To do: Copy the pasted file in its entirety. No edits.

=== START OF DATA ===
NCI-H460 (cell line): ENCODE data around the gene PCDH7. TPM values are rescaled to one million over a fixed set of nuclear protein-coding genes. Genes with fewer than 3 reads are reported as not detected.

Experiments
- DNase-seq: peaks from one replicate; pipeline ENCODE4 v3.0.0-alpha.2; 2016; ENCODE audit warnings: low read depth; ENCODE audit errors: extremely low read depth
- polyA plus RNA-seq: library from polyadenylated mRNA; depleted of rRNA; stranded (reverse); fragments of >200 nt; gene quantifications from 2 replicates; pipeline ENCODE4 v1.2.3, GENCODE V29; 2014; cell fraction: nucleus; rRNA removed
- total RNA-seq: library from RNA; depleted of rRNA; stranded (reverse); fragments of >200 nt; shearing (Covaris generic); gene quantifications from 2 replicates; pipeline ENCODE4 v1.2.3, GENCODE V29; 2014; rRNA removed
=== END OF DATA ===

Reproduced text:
NCI-H460 (cell line): ENCODE data around the gene PCDH7. TPM values are rescaled to one million over a fixed set of nuclear protein-coding genes. Genes with fewer than 3 reads are reported as not detected.

Experiments
- DNase-seq: peaks from one replicate; pipeline ENCODE4 v3.0.0-alpha.2; 2016; ENCODE audit warnings: low read depth; ENCODE audit errors: extremely low read depth
- polyA plus RNA-seq: library from polyadenylated mRNA; depleted of rRNA; stranded (reverse); fragments of >200 nt; gene quantifications from 2 replicates; pipeline ENCODE4 v1.2.3, GENCODE V29; 2014; cell fraction: nucleus; rRNA removed
- total RNA-seq: library from RNA; depleted of rRNA; stranded (reverse); fragments of >200 nt; shearing (Covaris generic); gene quantifications from 2 replicates; pipeline ENCODE4 v1.2.3, GENCODE V29; 2014; rRNA removed